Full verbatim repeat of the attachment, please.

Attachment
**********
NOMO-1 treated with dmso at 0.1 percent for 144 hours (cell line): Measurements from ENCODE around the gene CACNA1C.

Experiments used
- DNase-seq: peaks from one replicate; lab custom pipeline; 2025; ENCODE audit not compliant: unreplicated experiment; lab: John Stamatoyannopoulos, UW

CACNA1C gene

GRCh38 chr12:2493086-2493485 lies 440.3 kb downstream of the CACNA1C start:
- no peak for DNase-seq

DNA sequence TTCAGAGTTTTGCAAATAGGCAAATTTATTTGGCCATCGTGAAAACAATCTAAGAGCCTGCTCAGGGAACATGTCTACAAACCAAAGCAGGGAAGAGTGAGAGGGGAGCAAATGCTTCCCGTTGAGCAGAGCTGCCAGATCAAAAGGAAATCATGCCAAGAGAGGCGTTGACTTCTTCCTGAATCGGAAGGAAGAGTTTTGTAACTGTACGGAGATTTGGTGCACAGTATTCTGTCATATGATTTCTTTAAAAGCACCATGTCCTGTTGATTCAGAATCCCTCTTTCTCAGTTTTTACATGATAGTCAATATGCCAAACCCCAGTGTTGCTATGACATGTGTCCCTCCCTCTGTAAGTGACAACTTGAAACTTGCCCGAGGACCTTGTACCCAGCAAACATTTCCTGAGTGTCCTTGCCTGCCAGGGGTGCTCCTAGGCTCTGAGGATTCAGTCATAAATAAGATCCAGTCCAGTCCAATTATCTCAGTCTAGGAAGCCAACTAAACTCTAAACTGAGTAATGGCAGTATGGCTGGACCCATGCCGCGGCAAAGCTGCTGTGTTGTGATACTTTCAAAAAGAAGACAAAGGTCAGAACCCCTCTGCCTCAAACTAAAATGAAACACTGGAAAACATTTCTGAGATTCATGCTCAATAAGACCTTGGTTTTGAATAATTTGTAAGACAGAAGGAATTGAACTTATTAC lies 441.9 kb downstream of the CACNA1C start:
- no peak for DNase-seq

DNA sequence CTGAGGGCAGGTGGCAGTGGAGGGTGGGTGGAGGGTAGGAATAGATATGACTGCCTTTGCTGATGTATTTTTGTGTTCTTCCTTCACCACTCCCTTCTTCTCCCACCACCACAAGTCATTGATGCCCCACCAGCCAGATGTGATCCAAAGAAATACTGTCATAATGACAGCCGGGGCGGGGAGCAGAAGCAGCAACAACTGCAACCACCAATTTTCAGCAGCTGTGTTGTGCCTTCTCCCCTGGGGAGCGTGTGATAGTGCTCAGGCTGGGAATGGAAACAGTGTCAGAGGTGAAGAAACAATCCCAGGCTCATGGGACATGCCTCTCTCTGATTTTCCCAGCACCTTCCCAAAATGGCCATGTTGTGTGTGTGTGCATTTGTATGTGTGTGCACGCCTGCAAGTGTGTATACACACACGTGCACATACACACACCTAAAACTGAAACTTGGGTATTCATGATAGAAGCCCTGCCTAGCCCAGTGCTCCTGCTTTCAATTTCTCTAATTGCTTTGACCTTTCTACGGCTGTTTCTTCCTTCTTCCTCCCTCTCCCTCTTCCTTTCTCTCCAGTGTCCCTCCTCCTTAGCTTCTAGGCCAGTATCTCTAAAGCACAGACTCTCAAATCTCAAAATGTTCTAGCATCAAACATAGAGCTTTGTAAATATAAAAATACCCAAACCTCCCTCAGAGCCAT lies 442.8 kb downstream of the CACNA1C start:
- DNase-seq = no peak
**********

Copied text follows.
NOMO-1 treated with dmso at 0.1 percent for 144 hours (cell line): Measurements from ENCODE around the gene CACNA1C.

Experiments used
- DNase-seq: peaks from one replicate; lab custom pipeline; 2025; ENCODE audit not compliant: unreplicated experiment; lab: John Stamatoyannopoulos, UW

CACNA1C gene

GRCh38 chr12:2493086-2493485 lies 440.3 kb downstream of the CACNA1C start:
- no peak for DNase-seq

DNA sequence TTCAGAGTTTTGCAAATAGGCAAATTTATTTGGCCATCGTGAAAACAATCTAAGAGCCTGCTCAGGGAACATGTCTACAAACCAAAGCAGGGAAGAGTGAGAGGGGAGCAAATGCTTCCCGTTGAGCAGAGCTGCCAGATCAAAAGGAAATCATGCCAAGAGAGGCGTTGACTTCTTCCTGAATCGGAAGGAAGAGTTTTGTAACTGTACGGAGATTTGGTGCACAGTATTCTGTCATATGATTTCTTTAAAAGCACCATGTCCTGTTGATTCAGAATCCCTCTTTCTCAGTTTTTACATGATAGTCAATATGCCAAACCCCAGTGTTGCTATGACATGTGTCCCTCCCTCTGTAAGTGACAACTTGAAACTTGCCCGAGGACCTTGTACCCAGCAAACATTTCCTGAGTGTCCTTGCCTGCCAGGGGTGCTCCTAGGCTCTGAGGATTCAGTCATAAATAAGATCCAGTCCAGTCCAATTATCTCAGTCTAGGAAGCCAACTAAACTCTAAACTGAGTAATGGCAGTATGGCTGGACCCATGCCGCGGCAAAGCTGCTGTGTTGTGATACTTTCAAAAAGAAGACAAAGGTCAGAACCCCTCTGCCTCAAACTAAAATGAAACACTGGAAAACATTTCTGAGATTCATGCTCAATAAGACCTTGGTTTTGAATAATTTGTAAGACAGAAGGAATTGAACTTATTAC lies 441.9 kb downstream of the CACNA1C start:
- no peak for DNase-seq

DNA sequence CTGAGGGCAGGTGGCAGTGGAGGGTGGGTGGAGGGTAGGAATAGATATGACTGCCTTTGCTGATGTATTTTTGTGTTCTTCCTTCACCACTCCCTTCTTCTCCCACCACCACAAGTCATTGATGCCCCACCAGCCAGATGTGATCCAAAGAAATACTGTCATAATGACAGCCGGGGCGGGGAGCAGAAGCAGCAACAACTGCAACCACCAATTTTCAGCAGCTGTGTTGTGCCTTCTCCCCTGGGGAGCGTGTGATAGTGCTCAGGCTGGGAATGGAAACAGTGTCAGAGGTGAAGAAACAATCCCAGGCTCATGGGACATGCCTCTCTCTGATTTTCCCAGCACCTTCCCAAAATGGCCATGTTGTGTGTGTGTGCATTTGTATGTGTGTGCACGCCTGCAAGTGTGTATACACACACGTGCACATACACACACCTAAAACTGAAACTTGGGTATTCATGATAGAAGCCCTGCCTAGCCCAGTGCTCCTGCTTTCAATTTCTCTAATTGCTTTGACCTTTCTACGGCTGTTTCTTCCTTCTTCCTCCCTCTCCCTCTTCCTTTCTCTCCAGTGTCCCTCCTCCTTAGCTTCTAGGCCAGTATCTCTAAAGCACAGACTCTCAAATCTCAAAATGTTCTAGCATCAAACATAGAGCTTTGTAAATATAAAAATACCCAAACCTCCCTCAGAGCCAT lies 442.8 kb downstream of the CACNA1C start:
- DNase-seq = no peak